ALERT: Avoid the Pitfalls of Letters of Intent

May 9, 2013

Clients sometimes come to me with a new transaction and often say let’s get a letter of intent put together to tie up the deal. Sometimes the parties can sketch out broad, general terms of the transaction and then work together to complete a more detailed Purchase and Sale Agreement and conclude a successful transaction. Unfortunately, more often than not letters of intent do not work out so smoothly. The following are common problems with letters of intent that should be avoided:

  1. Failure to address the letter to the correct owner of the property or business; 
  2. Failure to have the prospective purchaser sign the letter. It’s not effective and binding if signed by a real estate broker or business broker;
  3. Failure to fully and properly identify what is being purchased; 
  4. Going into so much detail in the letter of intent that you may as well have negotiated the agreement. The costs of the negotiation became extreme and you still need a purchase agreement; 
  5. Having a nonbinding letter of intent and the seller or buyer then backs out of the deal after you have gone through the time and expense of negotiating the letter of intent with no transaction to show for it; 
  6. Having a letter of intent that does not cover all of the major issues of the deal, in sufficient detail, to create a formal agreement;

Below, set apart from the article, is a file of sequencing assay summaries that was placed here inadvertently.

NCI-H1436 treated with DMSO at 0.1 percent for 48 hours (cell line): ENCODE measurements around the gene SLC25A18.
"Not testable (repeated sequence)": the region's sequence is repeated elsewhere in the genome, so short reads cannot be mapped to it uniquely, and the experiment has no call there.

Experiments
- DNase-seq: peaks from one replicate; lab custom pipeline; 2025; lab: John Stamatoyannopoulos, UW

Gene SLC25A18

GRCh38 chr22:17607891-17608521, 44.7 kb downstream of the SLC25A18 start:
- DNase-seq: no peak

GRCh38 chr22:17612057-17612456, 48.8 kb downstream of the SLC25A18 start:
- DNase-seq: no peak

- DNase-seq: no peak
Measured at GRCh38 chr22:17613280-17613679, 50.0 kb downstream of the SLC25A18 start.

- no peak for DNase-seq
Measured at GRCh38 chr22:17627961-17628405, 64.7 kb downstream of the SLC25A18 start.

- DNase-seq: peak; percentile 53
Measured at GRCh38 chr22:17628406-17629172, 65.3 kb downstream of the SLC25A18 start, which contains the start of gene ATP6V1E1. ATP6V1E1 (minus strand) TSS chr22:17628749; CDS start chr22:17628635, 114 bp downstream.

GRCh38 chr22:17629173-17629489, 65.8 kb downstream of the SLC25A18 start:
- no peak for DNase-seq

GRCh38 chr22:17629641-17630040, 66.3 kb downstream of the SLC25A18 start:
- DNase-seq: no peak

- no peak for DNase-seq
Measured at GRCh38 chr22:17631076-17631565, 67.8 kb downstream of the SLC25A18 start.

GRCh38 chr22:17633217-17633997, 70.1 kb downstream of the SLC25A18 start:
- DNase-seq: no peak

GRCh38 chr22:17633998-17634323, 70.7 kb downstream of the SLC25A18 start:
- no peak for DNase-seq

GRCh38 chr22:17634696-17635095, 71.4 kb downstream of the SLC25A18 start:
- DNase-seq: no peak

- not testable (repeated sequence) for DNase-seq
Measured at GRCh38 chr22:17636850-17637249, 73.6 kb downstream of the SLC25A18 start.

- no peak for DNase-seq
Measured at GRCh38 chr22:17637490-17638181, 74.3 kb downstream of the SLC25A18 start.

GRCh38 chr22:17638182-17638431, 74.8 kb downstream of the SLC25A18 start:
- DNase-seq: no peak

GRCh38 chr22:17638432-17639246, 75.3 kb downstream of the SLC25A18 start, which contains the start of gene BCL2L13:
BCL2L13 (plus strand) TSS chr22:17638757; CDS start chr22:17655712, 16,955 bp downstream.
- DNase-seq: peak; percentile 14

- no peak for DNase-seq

7. Failure to include important contingencies like financing, environmental issues, contracts with key employees; 
  8. Failure to review with your attorney until after it’s signed. If terms are left out it’s difficult to go back and add major terms.

These issues can lead to disappointment, cost, delay and potential loss of the transaction. The terms of letters of intent need to be carefully considered. There is no cookie cutter form that works for every deal. With proper consideration and terms we can help you effectively and efficiently achieve the goal you want. Better yet, let’s skip right to the ultimate agreement.

For more information, please contact Merle R. Ochrach at 215-661-0400 or MOchrach@HRMML.com.

© Hamburg, Rubin, Mullin, Maxwell & Lupin, PC 2013

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